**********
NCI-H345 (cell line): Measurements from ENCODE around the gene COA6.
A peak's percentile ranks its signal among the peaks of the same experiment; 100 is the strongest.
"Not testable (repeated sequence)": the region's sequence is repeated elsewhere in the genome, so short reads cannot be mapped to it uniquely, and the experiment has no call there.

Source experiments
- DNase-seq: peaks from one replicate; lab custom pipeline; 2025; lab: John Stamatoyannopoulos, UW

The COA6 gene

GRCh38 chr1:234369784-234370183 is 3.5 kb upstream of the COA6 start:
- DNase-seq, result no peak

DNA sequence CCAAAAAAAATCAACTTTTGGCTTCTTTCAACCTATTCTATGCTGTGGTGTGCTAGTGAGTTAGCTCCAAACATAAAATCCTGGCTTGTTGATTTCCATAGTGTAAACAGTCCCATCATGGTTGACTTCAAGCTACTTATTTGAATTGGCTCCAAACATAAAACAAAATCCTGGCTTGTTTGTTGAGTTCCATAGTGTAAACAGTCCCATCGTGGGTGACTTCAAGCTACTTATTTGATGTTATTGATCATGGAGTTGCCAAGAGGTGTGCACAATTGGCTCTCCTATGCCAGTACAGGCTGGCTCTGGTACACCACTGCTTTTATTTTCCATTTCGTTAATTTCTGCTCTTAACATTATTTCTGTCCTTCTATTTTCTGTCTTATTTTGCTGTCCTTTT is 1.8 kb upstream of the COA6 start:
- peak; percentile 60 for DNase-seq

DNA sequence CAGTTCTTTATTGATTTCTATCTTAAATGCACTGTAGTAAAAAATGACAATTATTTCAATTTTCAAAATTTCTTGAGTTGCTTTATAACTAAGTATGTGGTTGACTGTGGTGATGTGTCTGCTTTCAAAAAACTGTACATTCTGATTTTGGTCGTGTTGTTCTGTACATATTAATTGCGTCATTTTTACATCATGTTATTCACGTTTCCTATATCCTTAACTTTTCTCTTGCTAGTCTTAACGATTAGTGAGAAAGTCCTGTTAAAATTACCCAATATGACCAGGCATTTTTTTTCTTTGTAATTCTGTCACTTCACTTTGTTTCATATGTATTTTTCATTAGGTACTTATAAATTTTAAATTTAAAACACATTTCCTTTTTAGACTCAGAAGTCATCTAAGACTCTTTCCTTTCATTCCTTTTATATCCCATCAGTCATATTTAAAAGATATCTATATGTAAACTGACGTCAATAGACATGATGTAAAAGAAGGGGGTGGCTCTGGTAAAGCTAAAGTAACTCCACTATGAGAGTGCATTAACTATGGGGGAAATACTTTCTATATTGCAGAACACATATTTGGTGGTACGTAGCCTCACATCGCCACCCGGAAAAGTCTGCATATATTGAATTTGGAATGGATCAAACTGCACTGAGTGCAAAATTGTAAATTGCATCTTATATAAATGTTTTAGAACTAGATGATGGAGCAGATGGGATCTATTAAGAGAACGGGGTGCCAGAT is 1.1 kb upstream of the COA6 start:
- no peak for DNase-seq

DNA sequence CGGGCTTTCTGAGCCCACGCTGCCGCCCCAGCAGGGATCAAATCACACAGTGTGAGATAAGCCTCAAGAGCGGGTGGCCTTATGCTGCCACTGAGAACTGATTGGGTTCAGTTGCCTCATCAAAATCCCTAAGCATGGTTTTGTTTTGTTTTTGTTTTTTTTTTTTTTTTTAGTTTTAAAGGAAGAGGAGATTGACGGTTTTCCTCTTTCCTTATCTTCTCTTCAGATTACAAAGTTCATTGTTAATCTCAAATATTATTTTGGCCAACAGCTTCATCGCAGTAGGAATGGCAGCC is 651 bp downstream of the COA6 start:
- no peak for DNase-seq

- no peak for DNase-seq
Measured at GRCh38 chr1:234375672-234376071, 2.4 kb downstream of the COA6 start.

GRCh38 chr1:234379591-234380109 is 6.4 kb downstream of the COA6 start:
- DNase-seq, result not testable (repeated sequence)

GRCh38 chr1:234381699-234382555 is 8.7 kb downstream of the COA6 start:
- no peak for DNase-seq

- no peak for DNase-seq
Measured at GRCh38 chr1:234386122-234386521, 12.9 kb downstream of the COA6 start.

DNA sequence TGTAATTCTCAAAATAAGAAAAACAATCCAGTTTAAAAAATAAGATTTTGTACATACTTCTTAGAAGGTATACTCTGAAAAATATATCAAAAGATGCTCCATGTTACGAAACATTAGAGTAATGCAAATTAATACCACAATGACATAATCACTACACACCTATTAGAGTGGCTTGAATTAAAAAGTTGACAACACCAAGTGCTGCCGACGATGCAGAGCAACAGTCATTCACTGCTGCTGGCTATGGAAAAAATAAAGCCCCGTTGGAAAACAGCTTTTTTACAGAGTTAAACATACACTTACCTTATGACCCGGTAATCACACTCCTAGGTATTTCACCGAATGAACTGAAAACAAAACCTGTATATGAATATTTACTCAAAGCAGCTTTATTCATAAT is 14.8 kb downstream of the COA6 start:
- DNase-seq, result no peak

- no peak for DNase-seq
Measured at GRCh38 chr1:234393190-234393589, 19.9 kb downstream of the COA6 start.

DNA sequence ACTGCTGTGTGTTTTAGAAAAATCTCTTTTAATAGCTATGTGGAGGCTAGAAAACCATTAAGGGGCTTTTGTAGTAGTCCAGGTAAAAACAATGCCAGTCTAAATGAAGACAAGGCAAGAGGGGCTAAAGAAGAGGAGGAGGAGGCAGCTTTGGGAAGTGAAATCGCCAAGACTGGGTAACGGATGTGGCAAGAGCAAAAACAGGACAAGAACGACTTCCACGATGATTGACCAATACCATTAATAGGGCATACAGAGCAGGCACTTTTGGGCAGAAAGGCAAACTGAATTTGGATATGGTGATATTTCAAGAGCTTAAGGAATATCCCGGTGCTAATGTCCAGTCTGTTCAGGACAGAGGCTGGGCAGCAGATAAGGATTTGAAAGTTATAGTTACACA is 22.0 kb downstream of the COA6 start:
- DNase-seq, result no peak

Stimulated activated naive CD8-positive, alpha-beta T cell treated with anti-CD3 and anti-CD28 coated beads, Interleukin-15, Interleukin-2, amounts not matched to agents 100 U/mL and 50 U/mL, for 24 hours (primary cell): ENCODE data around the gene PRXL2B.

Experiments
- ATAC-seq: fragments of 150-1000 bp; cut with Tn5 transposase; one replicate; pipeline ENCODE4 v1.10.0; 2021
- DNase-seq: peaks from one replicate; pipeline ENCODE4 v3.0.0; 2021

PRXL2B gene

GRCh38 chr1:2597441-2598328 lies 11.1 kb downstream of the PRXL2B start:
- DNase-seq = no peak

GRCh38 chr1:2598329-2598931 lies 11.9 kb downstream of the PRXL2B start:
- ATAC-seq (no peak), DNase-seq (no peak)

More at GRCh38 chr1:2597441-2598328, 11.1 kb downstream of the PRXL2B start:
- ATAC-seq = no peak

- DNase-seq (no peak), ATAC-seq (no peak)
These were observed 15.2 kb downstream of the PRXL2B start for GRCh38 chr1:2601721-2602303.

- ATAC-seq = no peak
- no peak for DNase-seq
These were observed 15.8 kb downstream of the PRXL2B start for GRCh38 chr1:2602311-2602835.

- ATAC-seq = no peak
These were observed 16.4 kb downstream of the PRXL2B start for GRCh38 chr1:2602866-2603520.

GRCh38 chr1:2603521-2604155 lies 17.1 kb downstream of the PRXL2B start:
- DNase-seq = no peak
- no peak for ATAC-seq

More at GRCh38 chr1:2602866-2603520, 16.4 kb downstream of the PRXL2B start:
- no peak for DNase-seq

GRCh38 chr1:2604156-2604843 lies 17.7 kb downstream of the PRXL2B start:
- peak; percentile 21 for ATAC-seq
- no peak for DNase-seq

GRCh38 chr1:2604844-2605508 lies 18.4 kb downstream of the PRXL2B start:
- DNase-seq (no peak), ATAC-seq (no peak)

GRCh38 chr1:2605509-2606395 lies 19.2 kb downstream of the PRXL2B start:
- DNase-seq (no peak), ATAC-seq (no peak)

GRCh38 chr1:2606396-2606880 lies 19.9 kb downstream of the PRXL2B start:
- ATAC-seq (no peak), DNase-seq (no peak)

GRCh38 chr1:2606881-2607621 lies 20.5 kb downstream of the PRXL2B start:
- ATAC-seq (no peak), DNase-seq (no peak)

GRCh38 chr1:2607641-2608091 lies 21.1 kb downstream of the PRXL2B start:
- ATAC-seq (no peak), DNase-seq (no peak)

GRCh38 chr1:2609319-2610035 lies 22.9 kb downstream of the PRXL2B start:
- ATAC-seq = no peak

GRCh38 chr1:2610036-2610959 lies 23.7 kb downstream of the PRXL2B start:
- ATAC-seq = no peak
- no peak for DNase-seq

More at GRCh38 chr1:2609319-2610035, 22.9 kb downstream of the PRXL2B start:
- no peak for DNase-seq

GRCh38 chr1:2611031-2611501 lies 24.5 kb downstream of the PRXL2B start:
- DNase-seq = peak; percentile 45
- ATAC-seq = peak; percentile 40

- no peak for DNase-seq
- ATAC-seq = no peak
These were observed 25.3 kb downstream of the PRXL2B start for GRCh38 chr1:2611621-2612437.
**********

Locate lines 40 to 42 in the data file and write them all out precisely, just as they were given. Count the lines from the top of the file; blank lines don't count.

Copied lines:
- DNase-seq (no peak), ATAC-seq (no peak)
These were observed 15.2 kb downstream of the PRXL2B start for GRCh38 chr1:2601721-2602303.

- ATAC-seq = no peak